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Carfentanil Abuse

Carfentanil Abuse

Carfentanil Abuse

Carfentanil is a drug that’s become more popular within the past two years.

More and more people are turning to carfentanil as a cheaper and more accessible alternative to heroin, another dangerous opioid that has a high potential for abuse. As more people fall victim to the current opioid epidemic in the United States, new street drugs like carfentanil are increasing the rate of those affected by addiction. To better inform you on this drug, our drug and alcohol treatment center in Chicago is sharing more about carfentanil abuse, its side effects, overdose symptoms, and more

What Is Carfentanil?

Carfentanil is a synthetic opioid analgesic that was first synthesized in 1974 and has since been commonly used as a tranquilizer for large animals like horses and elephants. It usually only takes about 10 mg to sedate a large animal with this drug, so you can imagine how powerful it is. Carfentanil is currently the most potent fentanyl analog and is about 10,000 times more potent than morphine and around 100 times more powerful than fentanyl.1 As with other opioids, it works by attaching itself to opioid receptors in the central nervous system. When snorted, injected, smoked, or absorbed through the skin as a cream, it produces symptoms similar to those of opioids but can also cause respiratory depression.

Carfentanil is a colorless and odorless drug that comes in a liquid form. It may also come in the form of a pale yellow or white powder, similar to heroin. It’s also often used as a cutting agent in other drugs like heroin, fentanyl, or prescription medications, increasing users’ risk of overdose and death. While carfentanil may be difficult to purchase, it isn’t impossible. Its potency has made it a difficult drug to find, and users tend to purchase their supply online, from a drug dealer, or a friend.

Some common carfentanil street names include:

  • Apache
  • China girl
  • China town
  • China white
  • Drop-dead
  • Fenty
  • Gray death (when mixed with heroin and cocaine)
  • Serial killer
  • TNT

Carfentanil Side Effects

Because it’s so potent, the most common side effect of carfentanil abuse is death. Users tend to use it frequently in one sitting due to its short-lived high, which can occur immediately but only lasts for two hours.

However, a carfentanil high produced by a small dose can cause side effects like:

  • Anxiety
  • Decreased heart rate
  • Difficulties breathing
  • Disorientation
  • Drowsiness
  • Euphoria
  • Excessive sweating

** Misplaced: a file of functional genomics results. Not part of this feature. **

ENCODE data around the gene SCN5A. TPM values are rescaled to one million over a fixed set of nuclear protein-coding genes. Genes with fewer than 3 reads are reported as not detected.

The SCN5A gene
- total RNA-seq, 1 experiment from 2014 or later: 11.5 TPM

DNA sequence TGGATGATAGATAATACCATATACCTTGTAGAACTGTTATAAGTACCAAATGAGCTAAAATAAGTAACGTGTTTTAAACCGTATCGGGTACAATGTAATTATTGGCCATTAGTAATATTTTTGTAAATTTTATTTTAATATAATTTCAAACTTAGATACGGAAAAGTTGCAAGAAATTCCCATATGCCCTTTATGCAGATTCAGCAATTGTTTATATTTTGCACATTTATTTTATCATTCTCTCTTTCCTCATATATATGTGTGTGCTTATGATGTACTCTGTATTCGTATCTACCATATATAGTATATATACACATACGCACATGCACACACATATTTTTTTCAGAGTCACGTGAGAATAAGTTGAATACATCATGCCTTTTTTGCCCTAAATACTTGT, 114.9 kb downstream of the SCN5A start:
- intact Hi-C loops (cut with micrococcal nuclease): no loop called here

• Muscle aches and pains
  • Nausea and vomiting
  • Pinpoint pupils
  • Restlessness
  • Runny nose
  • Sedation
  • Trouble concentrating

Carfentanil is a highly addictive synthetic opioid that can easily cause an overdose and death. Going over carfentanil dosage by 0.01 mg can mark the difference between life and death. Long-term abuse of this drug increases the chances of death by overdose. Banyan Treatment Centers Chicago offers residential addiction treatment in Illinois that helps people recover from severe addictions to dangerous substances like carfentanil.

Carfentanil Overdose

It only takes 0.02 mg of carfentanil for a person to overdose. This drug is known for its potency and even a small dosage of it can be deadly. Long-term carfentanil recreational use also increases users’ chances of experiencing severe side effects, including overdose.

Some common carfentanil overdose symptoms include:

  • Respiratory depression or shallow breathing
  • Awake but unable to speak
  • Constricted pupils
  • Heart failure
  • Unconsciousness
  • Limp body
  • Nausea and vomiting
  • Choking sounds (“death rattle”)
  • Slow pulse and heart rate

If someone experiences an opioid overdose, call 9-1-1 immediately. If the individual has a carfentanil addiction, our opiate treatment program at Banyan Chicago can help.

Common Signs of Carfentanil Abuse

People who abuse opioids or drugs like heroin, cocaine, and fentanyl are more likely to use carfentanil because it’s a cheaper alternative. An individual who purchases these drugs on the street may not even know that they’re possibly ingesting carfentanil as well. Also, a person who does consciously abuse carfentanil recreationally is at a higher risk of experiencing an overdose.

Individuals who are addicted to carfentanil may show symptoms like:

  • Talking about their drug use frequently
  • Purchasing drugs online or from other people
  • Spending time with others who also use drugs
  • Fluctuations in mood and weight
  • Lack of hygiene
  • Neglect of responsibilities at home, school, or work
  • Using street names previously mentioned in conversations with others
  • Distinct changes in behavior
  • Isolation from loved ones

The carfentanil drug is dangerous and can easily lead to death by overdose. If you’re struggling with an addiction to drugs like carfentanil or know someone who is, get help immediately. The physical and psychological aspects of addiction can be difficult to overcome without help. Call us now at 888-280-4763 to learn more about our addiction levels of care.

Alyssa, Director of Digital Marketing
Alyssa, Director of Digital Marketing
Alyssa is the National Director of Digital Marketing and is responsible for a multitude of integrated campaigns and events in the behavioral health and addictions field. All articles have been written by Alyssa and medically reviewed by our Chief Medical Officer, Dr. Darrin Mangiacarne.